poverty in the shadows


  • Amar Battran, wife Nadah, and 2 of their 9 children.

I met Amar Battran (39) selling green, plastic I.D. card covers, the kind every Palestinian outside of occupied Jerusalem and Israel carries (where they carry blue I.D. covers). I had no need of one but listened as Amar spoke of his poverty.

I’d been at the bank, withdrawing donation money, and at the Western Union collecting other donated funds, all for cases I’d written about. Amar waited outside as I went between bank, w. union and the money changers (no shekels in the bank ATM). A woman, Alia, also loitered, hoping for some help.

I asked the teller in the western union office if he’d seen the man and women begging outside before. He told me ‘every day’. I asked if they were truly poor. He said ‘desperately’.

This level of grinding poverty is still relatively new enough in Gaza that Palestinians aren’t accustomed to begging. There was less need when families had work, when buildings weren’t so thoroughly-bombed and destroyed, when borders were open, when life was possible.

I avoid just throwing what money I have around, both to not give the idea that all visitors to Gaza can do this but moreso to preserve the dignity of those begging. So I asked the western union man if the two could come inside for a few minutes, to speak with them.

Amar’s speech was slurred, as if he’d had a stroke, and was thus hard to understand, although my Arabic was adequate for it. Fortunately, a few of the men on the street who’d been curiously watching came inside and offered to translate.

In 1987, Amar was going in to work in Tel Aviv (back when that was possible, before every means of earning a living was cut off to Gaza Palestinians) when he got caught in some sort of shooting. The details were sketchy, but it seems Israeli soldiers/police were shooting at a Palestinian car and Amar was caught in the middle. He was hit in the head, leg and hip and was in hospital for a few years for his injuries. He’s fortunate to have survived, but his speech is impaired by the shooting, as is his walking.




“I have 9 children,” he’d told me by the ATM. He repeated this, adding that most of them were in school, ages 3-12, and he had no work, no money.

One of the men translating for me, Salim, suggested going with them at that moment to Amar’s house. And while I was due in Ezbet Abed Rabbo at a friend’s house, to continue on to another case, time is so limited these days that I agreed the present time was the best. Alia, who was with us in the western union office, is also poorer than possible and with a large number of children. I gave a little, and promised to return to hear her story.

The neighbourhood is a new one to me, I hadn’t even heard its name until today: just slightly out of Gaza city proper, Amar and his family live in a run-down area on Sharka street.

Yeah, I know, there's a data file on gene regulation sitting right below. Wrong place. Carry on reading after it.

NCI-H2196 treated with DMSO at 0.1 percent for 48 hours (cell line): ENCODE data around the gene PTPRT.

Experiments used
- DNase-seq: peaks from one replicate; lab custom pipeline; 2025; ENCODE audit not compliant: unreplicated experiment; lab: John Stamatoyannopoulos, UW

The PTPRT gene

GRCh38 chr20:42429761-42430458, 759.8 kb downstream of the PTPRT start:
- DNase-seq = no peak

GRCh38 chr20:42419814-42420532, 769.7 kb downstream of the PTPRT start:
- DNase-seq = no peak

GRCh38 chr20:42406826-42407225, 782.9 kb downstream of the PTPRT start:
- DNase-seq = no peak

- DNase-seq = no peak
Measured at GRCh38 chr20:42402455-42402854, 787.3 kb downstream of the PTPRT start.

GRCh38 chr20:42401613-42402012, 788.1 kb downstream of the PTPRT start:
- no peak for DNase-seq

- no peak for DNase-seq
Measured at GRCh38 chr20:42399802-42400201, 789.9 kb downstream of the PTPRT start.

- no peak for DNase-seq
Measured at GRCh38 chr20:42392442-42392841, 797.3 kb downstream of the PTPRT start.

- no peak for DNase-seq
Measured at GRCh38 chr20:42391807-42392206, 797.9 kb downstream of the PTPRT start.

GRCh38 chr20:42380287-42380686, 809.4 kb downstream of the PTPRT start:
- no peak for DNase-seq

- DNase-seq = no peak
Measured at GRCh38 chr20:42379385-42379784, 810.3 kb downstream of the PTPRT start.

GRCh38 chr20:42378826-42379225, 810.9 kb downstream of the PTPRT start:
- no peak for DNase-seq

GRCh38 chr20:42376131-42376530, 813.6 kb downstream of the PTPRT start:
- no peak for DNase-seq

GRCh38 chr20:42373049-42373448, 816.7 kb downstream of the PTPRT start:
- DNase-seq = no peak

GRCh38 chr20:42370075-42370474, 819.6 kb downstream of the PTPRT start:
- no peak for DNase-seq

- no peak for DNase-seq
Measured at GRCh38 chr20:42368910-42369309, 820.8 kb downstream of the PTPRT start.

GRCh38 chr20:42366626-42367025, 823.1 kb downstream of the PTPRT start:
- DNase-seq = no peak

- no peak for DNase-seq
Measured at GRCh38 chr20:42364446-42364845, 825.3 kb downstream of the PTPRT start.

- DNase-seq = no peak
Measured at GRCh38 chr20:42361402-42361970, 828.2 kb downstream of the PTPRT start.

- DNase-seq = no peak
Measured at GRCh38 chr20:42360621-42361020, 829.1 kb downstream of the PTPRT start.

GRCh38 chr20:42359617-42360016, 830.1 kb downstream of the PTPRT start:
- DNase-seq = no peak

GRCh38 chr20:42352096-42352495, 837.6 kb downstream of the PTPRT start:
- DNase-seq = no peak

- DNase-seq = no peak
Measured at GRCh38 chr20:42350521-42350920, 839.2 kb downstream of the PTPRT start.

He is truly poor. The house is barebones, no frills, and it seems he has been living like this for a long time. The walls are stained, windows gone (blown in the war on Gaza?), dresser cupboard missing doors, and all the supplies in the most basic form. A naked light bulb lights the dining room with its plastic table and chairs.









Leaving Amar’s house, I was called into a neighbouring hovel which could not be described as a ‘house’. Hamsa (22), a relative, lives in one bedroom, which also serves as his kitchen and dining room, with his pregnant wife (16) who is due to give birth in 2 months. He mentioned her pregnancy to me, asking how he was going to afford it, where he was going to even get food for tomorrow.

They have one room, in which is their bed (two thin mattresses), clothing, and the few plates and kitchen utensils (piled on the floor along one wall) and food items they have (no fridge, of course, and no gas range let alone gas).

Hamsa was heating water over a fire when I stepped into the small, dirt-floor and cement wall courtyard. They cook everything over the fire, when they have food and wood.

Leaning on one wall of the courtyard, behind some large bags which might have held grains, was a bicycle. Hamsa earns money by scavenging for plastic and metals, which can bring him 10-20 shekels ($2.40-4.80) per day, on average.

The people who’d driven me to the area were in a hurry, so I had to leave before I could learn more about his situation. But it was fairly clear: he is able-bodied and there is no work. He does what he can to get by, and so far has only just gotten by. When soon a baby comes into his family, it will be a different story.

As we left, we passed another relative sitting on the narrow cement stairs across from Amar’s house. He, too, is extremely poor they told me.

The poverty Gaza has sunk into is overwhelming. In Gaza city coffee shops it is less noticeable, but 80% of the population is living under the poverty line now, and Israel’s internationally-backed siege on life continues in Gaza.






* beside Hamsa’s bedroom, this space is the closest to a second room the couple has.




14 thoughts on “poverty in the shadows

  1. […] pulled into the narrow lane leading to the cluster of homes where Hamsa lives, each family desperately poor. Fudall al Bateran, father of teenage Hanin, shot dead by Israeli soldiers during the war on Gaza, […]

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